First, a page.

A $1.75 million gift from a beloved Florida State University professor emeritus will create two new graduate fellowships in the international affairs program.
Professor Emeritus Richard Gray began working at FSU in 1958 as a professor of political science. Gray was instrumental in establishing the international affairs master’s program and expanding the undergraduate program, both housed in the College of Social Sciences and Public Policy.
Tim Chapin, dean of COSSPP, said Gray’s gift provides an endowment fund for two new graduate fellowships, one named for Gray, the other for his parents, Laura and Harold.
“Dr. Richard Gray was a wonderful professor who dedicated his career to growing the international affairs program at FSU, and his gift will forever change the program,” Chapin said. “These prestigious graduate fellowships will help us to recruit the best master’s students from all over the country to continue to grow the program and provide undergraduates with the very best education.”
Gray described the significance of the program in a 2014 address at the 50th anniversary celebration for the program.
“We just can’t avoid world affairs. These days, everything that happens in Libya or Egypt now has an effect on what we pay for gasoline,” he said. “For instance, I think that it’s essential that universities have a broad student exposure to international matters because it’s of extreme importance. I think that FSU is well ahead in that respect [and] that the current program for international affairs is very impressive.”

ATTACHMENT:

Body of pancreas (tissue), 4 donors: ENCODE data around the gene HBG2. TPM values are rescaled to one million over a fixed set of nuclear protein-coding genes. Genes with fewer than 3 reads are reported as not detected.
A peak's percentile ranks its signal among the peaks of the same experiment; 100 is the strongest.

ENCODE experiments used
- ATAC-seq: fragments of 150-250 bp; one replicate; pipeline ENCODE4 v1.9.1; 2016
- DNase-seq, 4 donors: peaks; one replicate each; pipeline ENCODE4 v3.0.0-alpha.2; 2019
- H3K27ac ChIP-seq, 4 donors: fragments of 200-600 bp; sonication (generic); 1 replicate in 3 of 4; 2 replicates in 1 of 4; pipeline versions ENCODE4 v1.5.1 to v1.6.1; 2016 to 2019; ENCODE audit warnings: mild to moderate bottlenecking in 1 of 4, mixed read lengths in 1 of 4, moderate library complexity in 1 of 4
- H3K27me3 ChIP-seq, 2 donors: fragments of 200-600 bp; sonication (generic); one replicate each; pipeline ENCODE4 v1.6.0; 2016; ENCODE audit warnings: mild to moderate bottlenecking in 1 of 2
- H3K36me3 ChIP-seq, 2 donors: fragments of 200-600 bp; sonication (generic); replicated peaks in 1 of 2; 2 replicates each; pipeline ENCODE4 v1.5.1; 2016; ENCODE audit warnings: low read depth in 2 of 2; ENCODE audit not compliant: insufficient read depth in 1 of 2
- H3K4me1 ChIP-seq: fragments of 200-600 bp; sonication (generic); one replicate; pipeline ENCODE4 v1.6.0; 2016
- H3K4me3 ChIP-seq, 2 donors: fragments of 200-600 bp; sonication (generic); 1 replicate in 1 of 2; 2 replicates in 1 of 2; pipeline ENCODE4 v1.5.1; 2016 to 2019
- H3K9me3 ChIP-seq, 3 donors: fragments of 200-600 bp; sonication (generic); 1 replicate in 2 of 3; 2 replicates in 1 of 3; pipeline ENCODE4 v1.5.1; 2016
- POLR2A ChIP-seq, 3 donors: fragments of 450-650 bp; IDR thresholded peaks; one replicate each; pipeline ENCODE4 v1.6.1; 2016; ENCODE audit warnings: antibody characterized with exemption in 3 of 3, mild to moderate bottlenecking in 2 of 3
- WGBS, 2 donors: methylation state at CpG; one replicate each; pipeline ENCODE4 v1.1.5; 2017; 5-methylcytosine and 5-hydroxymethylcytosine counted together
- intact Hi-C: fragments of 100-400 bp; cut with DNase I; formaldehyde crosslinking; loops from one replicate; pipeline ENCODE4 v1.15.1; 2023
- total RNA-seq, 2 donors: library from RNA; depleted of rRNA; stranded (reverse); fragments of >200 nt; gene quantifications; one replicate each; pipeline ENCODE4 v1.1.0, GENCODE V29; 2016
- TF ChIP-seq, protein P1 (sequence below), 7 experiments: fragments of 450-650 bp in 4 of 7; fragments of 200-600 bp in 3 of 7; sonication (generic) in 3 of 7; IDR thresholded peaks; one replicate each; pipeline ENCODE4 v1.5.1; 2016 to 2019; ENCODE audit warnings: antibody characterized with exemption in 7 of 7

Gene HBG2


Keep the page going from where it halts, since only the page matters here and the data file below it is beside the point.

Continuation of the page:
He added: “I think successful people in the teaching profession learn much from their students as they teach over their careers, and I know that I have benefited a great deal by my association with some mighty fine people in the program.”
Gray was a prolific traveler who specialized in Latin American studies. Before pursuing his formal education, he joined the U.S. Army in 1943 and served in WWII’s European theater and received an honorable discharge in 1946. Gray earned a bachelor’s in Hispanic studies from the University of Wisconsin in 1947, a master’s in international relations from the Fletcher School of Law and Diplomacy at Tufts University in 1949 and a doctoral degree in political science from the University of Wisconsin in 1957.
After completing his master’s, Gray was offered a job in the Dominican Republic in the International Education Program, which was started by Nelson Rockefeller when he was Under Secretary of State. After two years, Gray decided he wanted to study for a Ph.D. and enrolled with the University of Wisconsin’s Buenos Aires campus.
He then spent two years in Cuba working and writing his doctoral dissertation. He left Cuba as the Castro revolution was ousting the existing military dictatorship.
Gray came to FSU as a professor of political science but soon was asked to direct the international affairs program.
Lee Metcalf, the program’s current director, said Gray’s gift is a game changer.
“The fellowship increases the diversity of the program, honoring Dr. Gray’s interest in Latin America,” Metcalf said. “This gift will really be able to help us expand the program and support our students in a much better way.”
The International Affairs Program at FSU provides an individual education tailored to fit each student’s unique career aspirations and prepares students for international careers in the public and private sectors. Students develop knowledge of global history, culture, and contemporary political and economic issues.
For more information, visit https://coss.fsu.edu/internationalaffairs/.